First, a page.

Part II of this article series on statutes of limitations (SOLs) pertaining to real estate brokers and agents explains the SOLs for claims of negligent misrepresentation under a fiduciary duty and intentional misrepresentation under both a general and fiduciary duty.
For an introduction to the concept of SOLs and for an in depth analysis of the SOLs pertaining to claims of breach of fiduciary duty and negligent misrepresentation under a general duty, see Part I of this article series.
Negligent misrepresentations under a fiduciary duty
A broker, on soliciting or entering into an employment agreement — a listing — to represent any person in any type of real estate transaction, undertakes a special fiduciary duty to care for and protect that person as his client. This fiduciary duty is a much higher standard of care (the highest) than the general duty he owes to others in negotiations and transactions who are not his client.
Coupled with this higher standard of care owed to clients, representations by statements or omissions (silence) concerning facts affecting a property’s value that are in error and give the client false expectations, but are believed by the broker or agent to be accurate, constitute negligent misrepresentation.
When a broker’s negligent misrepresentation to a client occurs in any type of real estate transaction it is a breach of the broker-client fiduciary relationship. The client’s recovery from their broker for the resulting losses is subject to a three-year SOL period for filing an action to collect. The client’s three-year SOL period for filing claims based on negligence runs from the client’s discovery of the true facts, not from the close of escrow, the starting point for claims made by non-client customers. [CCP § 338]
Consider a buyer’s broker who investigates and negotiates the purchase of a one-to-four unit residential property with the seller or the seller’s broker on behalf of his buyer. Without first reviewing a boundary survey or property profile report on the condition of title to confirm his beliefs concerning the record, the broker advises his buyer about the amount of acreage and the effect of an easement located on the property based on his observations and general knowledge about the property.
The buyer makes an offer to purchase the property. No further-approval contingency calling for his buyer to confirm the representations is included in the purchase agreement prepared by the broker.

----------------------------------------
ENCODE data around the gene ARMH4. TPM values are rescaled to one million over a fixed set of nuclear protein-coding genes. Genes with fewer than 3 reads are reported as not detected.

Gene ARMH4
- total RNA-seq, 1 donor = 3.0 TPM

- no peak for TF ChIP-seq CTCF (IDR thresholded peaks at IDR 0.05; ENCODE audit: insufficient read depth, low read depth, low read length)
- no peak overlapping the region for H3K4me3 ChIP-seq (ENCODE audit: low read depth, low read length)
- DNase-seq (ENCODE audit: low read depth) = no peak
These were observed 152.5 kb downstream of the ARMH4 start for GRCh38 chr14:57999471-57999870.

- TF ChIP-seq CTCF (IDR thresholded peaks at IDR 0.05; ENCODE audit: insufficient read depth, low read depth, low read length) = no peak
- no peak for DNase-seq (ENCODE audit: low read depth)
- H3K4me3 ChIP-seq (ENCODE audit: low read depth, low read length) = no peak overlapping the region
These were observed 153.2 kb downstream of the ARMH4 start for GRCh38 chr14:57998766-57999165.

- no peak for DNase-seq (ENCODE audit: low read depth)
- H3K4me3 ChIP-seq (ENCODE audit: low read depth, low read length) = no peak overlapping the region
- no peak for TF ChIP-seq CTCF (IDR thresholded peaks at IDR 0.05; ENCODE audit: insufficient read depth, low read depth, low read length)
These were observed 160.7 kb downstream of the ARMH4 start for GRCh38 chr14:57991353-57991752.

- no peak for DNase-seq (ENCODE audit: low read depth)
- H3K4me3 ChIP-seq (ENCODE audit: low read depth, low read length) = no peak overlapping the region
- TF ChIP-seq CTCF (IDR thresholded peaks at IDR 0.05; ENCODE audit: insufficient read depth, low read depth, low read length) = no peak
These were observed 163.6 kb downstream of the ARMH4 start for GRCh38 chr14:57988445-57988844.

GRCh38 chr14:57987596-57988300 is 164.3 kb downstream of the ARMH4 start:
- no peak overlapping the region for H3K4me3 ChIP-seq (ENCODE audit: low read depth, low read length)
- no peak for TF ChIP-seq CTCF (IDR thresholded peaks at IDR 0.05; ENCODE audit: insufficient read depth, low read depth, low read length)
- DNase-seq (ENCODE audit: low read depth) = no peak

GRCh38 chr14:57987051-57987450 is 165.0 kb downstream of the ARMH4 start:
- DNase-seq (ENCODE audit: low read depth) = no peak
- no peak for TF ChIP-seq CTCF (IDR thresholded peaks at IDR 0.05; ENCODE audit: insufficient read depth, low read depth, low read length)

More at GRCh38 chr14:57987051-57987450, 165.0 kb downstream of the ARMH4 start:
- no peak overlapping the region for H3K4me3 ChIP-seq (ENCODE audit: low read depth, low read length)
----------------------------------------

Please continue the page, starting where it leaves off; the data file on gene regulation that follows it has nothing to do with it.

In reliance on his broker’s representations as to the size of the property and the burden the easement places on the property, the buyer closes escrow on the purchase and becomes the owner.
Years later, the buyer discovers the acreage and easement representations made by the broker are false — a negligent misrepresentation made by the buyer’s broker due to his erroneous belief in the truth of his statements to the buyer. Since the buyer entered into his purchase offer in reliance on the accuracy of his broker’s representation of property conditions, the property was worth measurably less at the time of purchase than the price paid.
The buyer makes a demand on the broker to recover his losses. The amount of the demand is the difference between the price paid and the fair market value (FMV) of the property at the time of purchase, subject to the effects of the easement allowing others to use the property and the property’s actual acreage. The broker rejects the buyer’s demand.
The buyer then files an action to recover the losses during the third year following his discovery of the recorded facts. The broker claims the buyer’s recovery of his lost value due to his negligent misrepresentations is time-barred by the two-year SOL for breach of a broker’s agency duty to diligently inspect and disclose observable defects on one-to-four unit residential property, the type of property subject to this dispute.
Can the buyer recover losses from his broker on filing a claim more than two years after the close of escrow and acquisition of ownership?
Yes! Here, the buyer has three years from his discovery of the true facts to file an action against his broker to recover his loss in property value due to his reliance on the broker’s negligent misrepresentation. [Field v. Century 21 Klowden-Forness Realty (1998) 63 CA4th 18]
In contrast, the two-year SOL running from taking possession (close of escrow) invoked by the buyer’s broker to bar the client’s claim is only available to shield brokers against claims from non-clients and then only in one-to-four unit residential transactions.
Here, it is the buyer’s broker who made representations to his buyer-client as fact, stated unconditionally (no source given for the opinion) and without provision for further approval or cancellation on an investigation to confirm the representations as a condition of closing and acquiring ownership, called a contingency. He did so without first verifying the information or advising the buyer as to the source of his information.
The existence of a fiduciary duty owed to a client in an action for negligent misrepresentation elevates negligent misrepresentations relied on by a client to the level of constructive fraud. Ignorance or lack of knowledge is not a defense. [Field, supra]
Thus, in cases concerning:
- any property type;
- a real estate broker or agent who owes a fiduciary duty to their client; and